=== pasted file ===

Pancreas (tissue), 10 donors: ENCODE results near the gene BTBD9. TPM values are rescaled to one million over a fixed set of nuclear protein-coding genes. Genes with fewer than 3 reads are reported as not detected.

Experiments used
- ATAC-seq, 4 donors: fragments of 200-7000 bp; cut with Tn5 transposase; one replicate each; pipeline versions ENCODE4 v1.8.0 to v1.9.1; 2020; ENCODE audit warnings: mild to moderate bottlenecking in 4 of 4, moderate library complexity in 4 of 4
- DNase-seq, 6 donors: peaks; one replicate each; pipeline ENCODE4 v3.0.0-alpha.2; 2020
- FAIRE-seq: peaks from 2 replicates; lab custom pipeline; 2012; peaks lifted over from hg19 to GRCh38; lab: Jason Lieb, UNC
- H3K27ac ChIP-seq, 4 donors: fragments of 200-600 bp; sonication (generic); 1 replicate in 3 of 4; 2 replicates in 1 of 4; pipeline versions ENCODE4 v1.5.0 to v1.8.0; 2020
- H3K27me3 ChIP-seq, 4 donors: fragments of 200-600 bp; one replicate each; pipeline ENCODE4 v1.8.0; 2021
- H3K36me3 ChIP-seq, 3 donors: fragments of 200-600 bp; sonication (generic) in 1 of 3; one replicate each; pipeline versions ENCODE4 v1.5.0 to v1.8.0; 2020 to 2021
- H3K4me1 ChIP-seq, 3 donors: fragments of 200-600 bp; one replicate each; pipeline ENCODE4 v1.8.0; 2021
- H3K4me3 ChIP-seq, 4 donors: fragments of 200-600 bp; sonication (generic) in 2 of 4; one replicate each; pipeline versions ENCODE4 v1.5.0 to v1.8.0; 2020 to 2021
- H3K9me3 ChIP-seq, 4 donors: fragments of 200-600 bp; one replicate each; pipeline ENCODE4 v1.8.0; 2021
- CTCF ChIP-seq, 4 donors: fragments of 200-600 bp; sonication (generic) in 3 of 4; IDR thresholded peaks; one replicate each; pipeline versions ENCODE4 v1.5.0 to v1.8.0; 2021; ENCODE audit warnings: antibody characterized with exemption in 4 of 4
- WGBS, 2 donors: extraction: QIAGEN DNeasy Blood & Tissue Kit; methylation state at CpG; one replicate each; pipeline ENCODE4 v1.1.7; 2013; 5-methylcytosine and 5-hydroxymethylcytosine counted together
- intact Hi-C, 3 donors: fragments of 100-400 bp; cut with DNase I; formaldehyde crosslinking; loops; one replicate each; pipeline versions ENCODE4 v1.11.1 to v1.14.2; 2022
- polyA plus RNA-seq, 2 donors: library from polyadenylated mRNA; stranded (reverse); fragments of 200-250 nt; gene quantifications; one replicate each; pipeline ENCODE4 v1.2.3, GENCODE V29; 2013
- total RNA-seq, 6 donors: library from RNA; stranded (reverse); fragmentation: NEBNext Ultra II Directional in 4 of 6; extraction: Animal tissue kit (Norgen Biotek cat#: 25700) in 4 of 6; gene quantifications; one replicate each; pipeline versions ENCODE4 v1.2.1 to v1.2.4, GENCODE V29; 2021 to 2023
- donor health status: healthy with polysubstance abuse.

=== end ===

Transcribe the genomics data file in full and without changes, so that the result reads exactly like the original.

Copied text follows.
Pancreas (tissue), 10 donors: ENCODE results near the gene BTBD9. TPM values are rescaled to one million over a fixed set of nuclear protein-coding genes. Genes with fewer than 3 reads are reported as not detected.

Experiments used
- ATAC-seq, 4 donors: fragments of 200-7000 bp; cut with Tn5 transposase; one replicate each; pipeline versions ENCODE4 v1.8.0 to v1.9.1; 2020; ENCODE audit warnings: mild to moderate bottlenecking in 4 of 4, moderate library complexity in 4 of 4
- DNase-seq, 6 donors: peaks; one replicate each; pipeline ENCODE4 v3.0.0-alpha.2; 2020
- FAIRE-seq: peaks from 2 replicates; lab custom pipeline; 2012; peaks lifted over from hg19 to GRCh38; lab: Jason Lieb, UNC
- H3K27ac ChIP-seq, 4 donors: fragments of 200-600 bp; sonication (generic); 1 replicate in 3 of 4; 2 replicates in 1 of 4; pipeline versions ENCODE4 v1.5.0 to v1.8.0; 2020
- H3K27me3 ChIP-seq, 4 donors: fragments of 200-600 bp; one replicate each; pipeline ENCODE4 v1.8.0; 2021
- H3K36me3 ChIP-seq, 3 donors: fragments of 200-600 bp; sonication (generic) in 1 of 3; one replicate each; pipeline versions ENCODE4 v1.5.0 to v1.8.0; 2020 to 2021
- H3K4me1 ChIP-seq, 3 donors: fragments of 200-600 bp; one replicate each; pipeline ENCODE4 v1.8.0; 2021
- H3K4me3 ChIP-seq, 4 donors: fragments of 200-600 bp; sonication (generic) in 2 of 4; one replicate each; pipeline versions ENCODE4 v1.5.0 to v1.8.0; 2020 to 2021
- H3K9me3 ChIP-seq, 4 donors: fragments of 200-600 bp; one replicate each; pipeline ENCODE4 v1.8.0; 2021
- CTCF ChIP-seq, 4 donors: fragments of 200-600 bp; sonication (generic) in 3 of 4; IDR thresholded peaks; one replicate each; pipeline versions ENCODE4 v1.5.0 to v1.8.0; 2021; ENCODE audit warnings: antibody characterized with exemption in 4 of 4
- WGBS, 2 donors: extraction: QIAGEN DNeasy Blood & Tissue Kit; methylation state at CpG; one replicate each; pipeline ENCODE4 v1.1.7; 2013; 5-methylcytosine and 5-hydroxymethylcytosine counted together
- intact Hi-C, 3 donors: fragments of 100-400 bp; cut with DNase I; formaldehyde crosslinking; loops; one replicate each; pipeline versions ENCODE4 v1.11.1 to v1.14.2; 2022
- polyA plus RNA-seq, 2 donors: library from polyadenylated mRNA; stranded (reverse); fragments of 200-250 nt; gene quantifications; one replicate each; pipeline ENCODE4 v1.2.3, GENCODE V29; 2013
- total RNA-seq, 6 donors: library from RNA; stranded (reverse); fragmentation: NEBNext Ultra II Directional in 4 of 6; extraction: Animal tissue kit (Norgen Biotek cat#: 25700) in 4 of 6; gene quantifications; one replicate each; pipeline versions ENCODE4 v1.2.1 to v1.2.4, GENCODE V29; 2021 to 2023
- donor health status: healthy with polysubstance abuse.